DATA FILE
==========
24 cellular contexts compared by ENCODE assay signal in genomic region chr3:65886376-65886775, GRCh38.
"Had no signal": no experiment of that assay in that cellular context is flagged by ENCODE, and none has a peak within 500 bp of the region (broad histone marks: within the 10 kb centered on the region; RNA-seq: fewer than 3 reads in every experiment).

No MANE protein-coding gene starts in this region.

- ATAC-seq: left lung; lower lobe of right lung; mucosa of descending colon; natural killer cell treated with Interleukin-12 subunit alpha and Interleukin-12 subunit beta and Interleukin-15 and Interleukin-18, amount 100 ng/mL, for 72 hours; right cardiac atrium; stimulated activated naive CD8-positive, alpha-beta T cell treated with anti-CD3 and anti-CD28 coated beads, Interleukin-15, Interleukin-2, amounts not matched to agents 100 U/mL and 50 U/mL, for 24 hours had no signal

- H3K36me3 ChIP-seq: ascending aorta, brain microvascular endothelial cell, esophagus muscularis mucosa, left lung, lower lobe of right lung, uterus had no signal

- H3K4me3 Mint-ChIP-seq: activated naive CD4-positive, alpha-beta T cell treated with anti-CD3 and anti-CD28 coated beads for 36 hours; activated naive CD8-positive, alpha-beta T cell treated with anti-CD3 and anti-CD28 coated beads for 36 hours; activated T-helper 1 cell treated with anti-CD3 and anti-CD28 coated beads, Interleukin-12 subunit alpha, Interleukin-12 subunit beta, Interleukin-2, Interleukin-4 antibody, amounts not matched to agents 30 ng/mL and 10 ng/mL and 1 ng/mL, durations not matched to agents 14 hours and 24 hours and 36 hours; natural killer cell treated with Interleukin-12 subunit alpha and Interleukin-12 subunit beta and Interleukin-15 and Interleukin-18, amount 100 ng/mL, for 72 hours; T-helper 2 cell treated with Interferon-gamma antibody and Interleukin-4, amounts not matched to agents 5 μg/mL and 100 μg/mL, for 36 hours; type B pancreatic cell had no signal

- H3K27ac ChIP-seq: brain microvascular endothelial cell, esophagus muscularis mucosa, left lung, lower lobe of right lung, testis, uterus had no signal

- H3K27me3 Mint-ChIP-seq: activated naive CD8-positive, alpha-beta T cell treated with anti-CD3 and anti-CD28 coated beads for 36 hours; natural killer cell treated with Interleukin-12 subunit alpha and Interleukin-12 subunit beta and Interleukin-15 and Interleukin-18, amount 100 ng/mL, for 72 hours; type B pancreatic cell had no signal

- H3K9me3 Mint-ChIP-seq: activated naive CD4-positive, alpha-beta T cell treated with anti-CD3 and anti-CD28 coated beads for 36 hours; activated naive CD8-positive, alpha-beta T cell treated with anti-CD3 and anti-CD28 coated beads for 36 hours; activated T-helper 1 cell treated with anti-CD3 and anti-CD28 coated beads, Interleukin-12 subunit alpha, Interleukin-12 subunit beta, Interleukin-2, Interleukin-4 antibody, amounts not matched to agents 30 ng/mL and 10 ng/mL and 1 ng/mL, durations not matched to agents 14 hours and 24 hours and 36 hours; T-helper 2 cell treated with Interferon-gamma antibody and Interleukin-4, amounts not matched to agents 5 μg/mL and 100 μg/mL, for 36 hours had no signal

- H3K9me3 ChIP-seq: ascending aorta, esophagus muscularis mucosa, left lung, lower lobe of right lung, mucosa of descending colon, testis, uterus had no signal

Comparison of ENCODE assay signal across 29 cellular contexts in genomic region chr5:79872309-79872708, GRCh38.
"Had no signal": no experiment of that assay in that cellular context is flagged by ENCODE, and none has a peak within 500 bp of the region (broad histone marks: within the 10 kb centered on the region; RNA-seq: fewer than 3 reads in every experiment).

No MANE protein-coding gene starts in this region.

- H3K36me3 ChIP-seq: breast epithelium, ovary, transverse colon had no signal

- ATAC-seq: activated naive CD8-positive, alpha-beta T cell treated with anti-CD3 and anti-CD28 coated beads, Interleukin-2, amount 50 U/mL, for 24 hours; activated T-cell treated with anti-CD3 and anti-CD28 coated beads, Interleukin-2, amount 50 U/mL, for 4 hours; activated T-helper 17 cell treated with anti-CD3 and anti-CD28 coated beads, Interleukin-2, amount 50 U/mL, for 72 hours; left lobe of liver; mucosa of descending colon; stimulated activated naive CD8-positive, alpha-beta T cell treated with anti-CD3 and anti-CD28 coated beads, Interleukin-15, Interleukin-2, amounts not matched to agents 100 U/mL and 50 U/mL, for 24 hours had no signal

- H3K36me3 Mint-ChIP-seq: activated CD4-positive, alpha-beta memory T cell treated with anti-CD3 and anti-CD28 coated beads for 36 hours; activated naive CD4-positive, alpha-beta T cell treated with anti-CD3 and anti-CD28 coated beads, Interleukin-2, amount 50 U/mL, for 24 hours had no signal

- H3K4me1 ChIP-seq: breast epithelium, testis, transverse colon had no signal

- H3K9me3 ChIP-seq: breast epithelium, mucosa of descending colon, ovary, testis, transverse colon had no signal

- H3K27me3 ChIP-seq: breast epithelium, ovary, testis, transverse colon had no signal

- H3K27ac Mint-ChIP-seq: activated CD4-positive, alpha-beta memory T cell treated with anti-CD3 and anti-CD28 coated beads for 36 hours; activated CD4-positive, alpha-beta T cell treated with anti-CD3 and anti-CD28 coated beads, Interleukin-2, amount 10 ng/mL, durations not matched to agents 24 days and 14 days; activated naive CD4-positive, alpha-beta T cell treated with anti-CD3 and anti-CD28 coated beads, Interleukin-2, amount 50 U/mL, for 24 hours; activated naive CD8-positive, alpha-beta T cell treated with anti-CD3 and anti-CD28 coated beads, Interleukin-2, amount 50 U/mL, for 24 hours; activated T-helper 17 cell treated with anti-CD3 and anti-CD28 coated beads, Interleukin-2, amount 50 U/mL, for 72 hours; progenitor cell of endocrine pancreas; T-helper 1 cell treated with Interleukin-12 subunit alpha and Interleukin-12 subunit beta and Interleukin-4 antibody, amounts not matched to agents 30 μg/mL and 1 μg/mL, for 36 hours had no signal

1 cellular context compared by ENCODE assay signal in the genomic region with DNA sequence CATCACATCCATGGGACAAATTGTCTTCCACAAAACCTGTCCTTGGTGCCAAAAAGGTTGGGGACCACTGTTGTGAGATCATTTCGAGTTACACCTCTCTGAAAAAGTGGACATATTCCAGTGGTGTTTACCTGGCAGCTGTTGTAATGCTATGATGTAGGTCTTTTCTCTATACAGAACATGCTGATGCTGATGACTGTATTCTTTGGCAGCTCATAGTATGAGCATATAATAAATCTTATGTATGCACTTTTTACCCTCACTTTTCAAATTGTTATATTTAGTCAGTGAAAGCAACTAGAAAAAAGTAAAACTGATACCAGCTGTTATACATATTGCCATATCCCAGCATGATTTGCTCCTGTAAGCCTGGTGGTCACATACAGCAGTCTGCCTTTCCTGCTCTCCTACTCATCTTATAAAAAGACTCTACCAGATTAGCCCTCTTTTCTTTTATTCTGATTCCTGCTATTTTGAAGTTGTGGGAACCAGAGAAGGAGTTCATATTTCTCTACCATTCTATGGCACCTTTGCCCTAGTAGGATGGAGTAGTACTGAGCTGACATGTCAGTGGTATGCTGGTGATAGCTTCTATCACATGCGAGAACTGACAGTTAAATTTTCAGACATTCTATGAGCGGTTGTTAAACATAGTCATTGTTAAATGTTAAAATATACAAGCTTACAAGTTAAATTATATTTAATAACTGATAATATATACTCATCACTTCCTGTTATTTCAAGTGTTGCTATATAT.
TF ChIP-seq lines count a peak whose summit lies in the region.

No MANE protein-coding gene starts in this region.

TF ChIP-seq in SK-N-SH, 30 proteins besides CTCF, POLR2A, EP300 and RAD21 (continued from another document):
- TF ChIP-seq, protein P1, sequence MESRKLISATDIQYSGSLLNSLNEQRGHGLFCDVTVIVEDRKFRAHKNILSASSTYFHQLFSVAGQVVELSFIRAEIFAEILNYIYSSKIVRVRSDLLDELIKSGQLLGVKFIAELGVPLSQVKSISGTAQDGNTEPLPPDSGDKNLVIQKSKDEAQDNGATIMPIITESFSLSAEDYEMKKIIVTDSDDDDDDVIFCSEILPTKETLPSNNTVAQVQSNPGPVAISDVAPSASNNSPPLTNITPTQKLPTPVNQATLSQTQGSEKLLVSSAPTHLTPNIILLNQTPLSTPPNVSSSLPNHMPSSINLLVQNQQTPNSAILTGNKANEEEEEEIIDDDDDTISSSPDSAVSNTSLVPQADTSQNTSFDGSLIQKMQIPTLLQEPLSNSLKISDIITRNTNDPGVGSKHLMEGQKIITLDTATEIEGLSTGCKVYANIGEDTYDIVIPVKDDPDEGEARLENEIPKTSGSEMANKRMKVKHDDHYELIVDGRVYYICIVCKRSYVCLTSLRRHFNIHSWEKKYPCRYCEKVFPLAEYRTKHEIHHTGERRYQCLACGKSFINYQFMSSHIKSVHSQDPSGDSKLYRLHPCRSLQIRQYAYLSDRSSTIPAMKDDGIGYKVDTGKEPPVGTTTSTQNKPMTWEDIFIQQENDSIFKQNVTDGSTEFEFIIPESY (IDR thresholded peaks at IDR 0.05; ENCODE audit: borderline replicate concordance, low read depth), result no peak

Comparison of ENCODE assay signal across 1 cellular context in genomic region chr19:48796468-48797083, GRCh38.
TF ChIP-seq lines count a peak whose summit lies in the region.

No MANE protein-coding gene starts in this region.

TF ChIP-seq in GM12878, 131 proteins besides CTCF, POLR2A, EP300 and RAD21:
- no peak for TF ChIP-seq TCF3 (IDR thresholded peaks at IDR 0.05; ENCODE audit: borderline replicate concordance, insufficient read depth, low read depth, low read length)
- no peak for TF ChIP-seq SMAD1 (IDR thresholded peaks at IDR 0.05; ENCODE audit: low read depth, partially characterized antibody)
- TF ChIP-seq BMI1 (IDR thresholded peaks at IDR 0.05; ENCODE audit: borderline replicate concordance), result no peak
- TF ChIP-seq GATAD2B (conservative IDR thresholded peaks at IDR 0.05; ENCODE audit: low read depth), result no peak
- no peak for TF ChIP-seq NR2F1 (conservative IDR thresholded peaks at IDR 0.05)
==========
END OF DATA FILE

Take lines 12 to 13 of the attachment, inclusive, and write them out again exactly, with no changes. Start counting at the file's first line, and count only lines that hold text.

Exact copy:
"Had no signal": no experiment of that assay in that cellular context is flagged by ENCODE, and none has a peak within 500 bp of the region (broad histone marks: within the 10 kb centered on the region; RNA-seq: fewer than 3 reads in every experiment).

No MANE protein-coding gene starts in this region.